Big Ten adds to NCAA sanctions
Students at Penn State react to the NCAA announcement of sanctions against their school's football program.
July 23rd, 2012
11:53 AM ET

Big Ten adds to NCAA sanctions

Editor's note: The National Collegiate Athletic Association announced a $60 million fine against Penn State University on Monday and banned its football team from the postseason for four years. The school will also forfeit all football wins from 1998, NCAA President Mark Emmert said. That decision strips the late Joe Paterno of the title of winningest coach in major football college history.

[Updated 10:53 am ET] The Big Ten conference added its own sanctions against member Penn State after the NCAA announced its penalties on Monday.

Penn State will not be allowed to participate in the Big Ten conference title game for the same four years in which it is banned from post season bowl games by the NCAA. Penn State will also not be allowed to share in the conference's bowl revenues for those four years, about a $13 million hit, according to a Big Ten press release. That money will be donated to children's charities, the release said.

[Updated 10:36 am ET] The NCAA sanctions against Penn State include the following restrictions on scholarships it can offer:

"Penn State must also reduce 10 initial and 20 total scholarships each year for a four-year period."

That means the football program can only offer the equivalent of 15 full scholarships to incoming freshmen or transfer students per year for four years beginning with the 2013-14 academic year and can only offer 65 full scholarships total each year beginning with the 2014-15 academic year. Scholarships may be divided among players as partial scholarships.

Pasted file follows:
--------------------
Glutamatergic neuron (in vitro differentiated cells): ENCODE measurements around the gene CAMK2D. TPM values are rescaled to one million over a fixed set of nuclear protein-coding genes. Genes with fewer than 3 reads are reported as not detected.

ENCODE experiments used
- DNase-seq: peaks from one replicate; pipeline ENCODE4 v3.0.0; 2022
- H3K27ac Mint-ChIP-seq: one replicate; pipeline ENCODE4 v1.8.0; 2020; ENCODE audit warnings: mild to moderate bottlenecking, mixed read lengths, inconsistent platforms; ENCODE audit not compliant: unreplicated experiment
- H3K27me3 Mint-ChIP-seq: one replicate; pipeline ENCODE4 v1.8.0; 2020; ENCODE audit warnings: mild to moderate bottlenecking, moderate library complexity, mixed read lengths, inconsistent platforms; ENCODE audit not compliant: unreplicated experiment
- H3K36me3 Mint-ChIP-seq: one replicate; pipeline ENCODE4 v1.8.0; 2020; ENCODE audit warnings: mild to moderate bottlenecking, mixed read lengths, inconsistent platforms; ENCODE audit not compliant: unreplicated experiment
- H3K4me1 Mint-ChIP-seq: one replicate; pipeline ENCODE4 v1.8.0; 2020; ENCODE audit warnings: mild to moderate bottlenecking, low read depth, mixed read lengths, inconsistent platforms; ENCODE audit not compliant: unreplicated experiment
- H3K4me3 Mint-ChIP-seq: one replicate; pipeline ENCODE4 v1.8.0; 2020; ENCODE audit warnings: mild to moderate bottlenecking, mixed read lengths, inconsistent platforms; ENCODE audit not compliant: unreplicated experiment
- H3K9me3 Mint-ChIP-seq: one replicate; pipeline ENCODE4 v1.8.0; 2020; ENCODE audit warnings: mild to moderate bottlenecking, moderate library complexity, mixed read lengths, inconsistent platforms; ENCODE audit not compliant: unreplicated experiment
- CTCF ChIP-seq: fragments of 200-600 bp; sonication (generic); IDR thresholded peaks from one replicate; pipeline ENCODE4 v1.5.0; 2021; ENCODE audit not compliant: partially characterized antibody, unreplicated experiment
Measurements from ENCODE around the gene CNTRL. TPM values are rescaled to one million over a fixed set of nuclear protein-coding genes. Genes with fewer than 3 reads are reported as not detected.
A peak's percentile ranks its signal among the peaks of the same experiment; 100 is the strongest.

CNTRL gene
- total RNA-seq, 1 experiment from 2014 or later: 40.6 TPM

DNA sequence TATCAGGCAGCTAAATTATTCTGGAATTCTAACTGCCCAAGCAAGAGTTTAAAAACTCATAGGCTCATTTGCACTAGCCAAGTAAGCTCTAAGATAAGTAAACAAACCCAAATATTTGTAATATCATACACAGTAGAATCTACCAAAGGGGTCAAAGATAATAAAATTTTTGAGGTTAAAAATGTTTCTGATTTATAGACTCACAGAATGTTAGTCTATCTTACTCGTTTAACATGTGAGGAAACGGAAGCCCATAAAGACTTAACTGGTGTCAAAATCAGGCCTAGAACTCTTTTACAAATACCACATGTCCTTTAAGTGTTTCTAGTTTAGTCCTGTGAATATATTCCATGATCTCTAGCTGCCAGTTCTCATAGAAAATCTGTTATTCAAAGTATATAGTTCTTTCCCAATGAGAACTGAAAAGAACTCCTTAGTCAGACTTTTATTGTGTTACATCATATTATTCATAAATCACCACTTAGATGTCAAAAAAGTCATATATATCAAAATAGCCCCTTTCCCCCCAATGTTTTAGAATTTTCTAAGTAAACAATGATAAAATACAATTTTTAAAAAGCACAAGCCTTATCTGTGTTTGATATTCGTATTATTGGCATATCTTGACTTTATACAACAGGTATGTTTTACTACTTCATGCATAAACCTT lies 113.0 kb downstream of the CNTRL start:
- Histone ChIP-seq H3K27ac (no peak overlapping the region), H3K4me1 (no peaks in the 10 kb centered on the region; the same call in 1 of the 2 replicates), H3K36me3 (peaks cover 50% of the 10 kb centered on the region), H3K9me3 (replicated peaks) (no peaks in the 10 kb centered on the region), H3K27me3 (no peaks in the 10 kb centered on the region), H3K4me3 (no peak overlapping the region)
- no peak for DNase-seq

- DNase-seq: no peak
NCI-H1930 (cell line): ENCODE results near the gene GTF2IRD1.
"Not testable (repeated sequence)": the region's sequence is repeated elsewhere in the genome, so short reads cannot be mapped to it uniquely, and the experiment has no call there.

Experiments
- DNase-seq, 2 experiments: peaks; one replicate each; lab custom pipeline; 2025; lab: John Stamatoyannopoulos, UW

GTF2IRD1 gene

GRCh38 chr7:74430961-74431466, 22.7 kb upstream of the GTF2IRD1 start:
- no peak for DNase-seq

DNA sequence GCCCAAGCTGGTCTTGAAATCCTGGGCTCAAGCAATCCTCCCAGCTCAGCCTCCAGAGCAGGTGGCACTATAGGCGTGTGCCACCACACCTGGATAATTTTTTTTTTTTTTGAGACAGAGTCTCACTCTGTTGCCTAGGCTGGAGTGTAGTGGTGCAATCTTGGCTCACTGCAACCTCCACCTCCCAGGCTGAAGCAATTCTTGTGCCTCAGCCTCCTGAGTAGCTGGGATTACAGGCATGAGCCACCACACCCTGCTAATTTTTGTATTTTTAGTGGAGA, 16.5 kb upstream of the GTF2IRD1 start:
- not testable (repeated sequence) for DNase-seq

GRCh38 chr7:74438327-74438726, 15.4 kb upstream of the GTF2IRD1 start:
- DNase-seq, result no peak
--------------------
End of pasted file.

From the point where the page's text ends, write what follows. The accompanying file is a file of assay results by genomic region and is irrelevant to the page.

Former Penn State player Derek Moye says the vacating of victories ordered by the NCAA can't erase his memories of what he has been a part of:

Former Penn State player A. Q. Shiplet tweets a picture of rings he won at Penn State:

[Updated 10:20 am ET] Former Penn State quarterback Daryll Clark tweets on his reaction to the NCAA sanctions:

[Updated 10:03 am ET] A statement from current Penn State head football coach Bill O'Brien on the NCAA sanctions:

"Today we receive a very harsh penalty from the NCAA and as Head Coach of the Nittany Lions football program, I will do everything in my power to not only comply, but help guide the University forward to become a national leader in ethics, compliance and operational excellence. I knew when I accepted the position that there would be tough times ahead.  But I am committed for the long term to Penn State and our student athletes.

I was then and I remain convinced that our student athletes are the best in the country.  I could not be more proud to lead this team and these courageous and humble young men into the upcoming 2012 season. Together we are committed to building a better athletic program and university."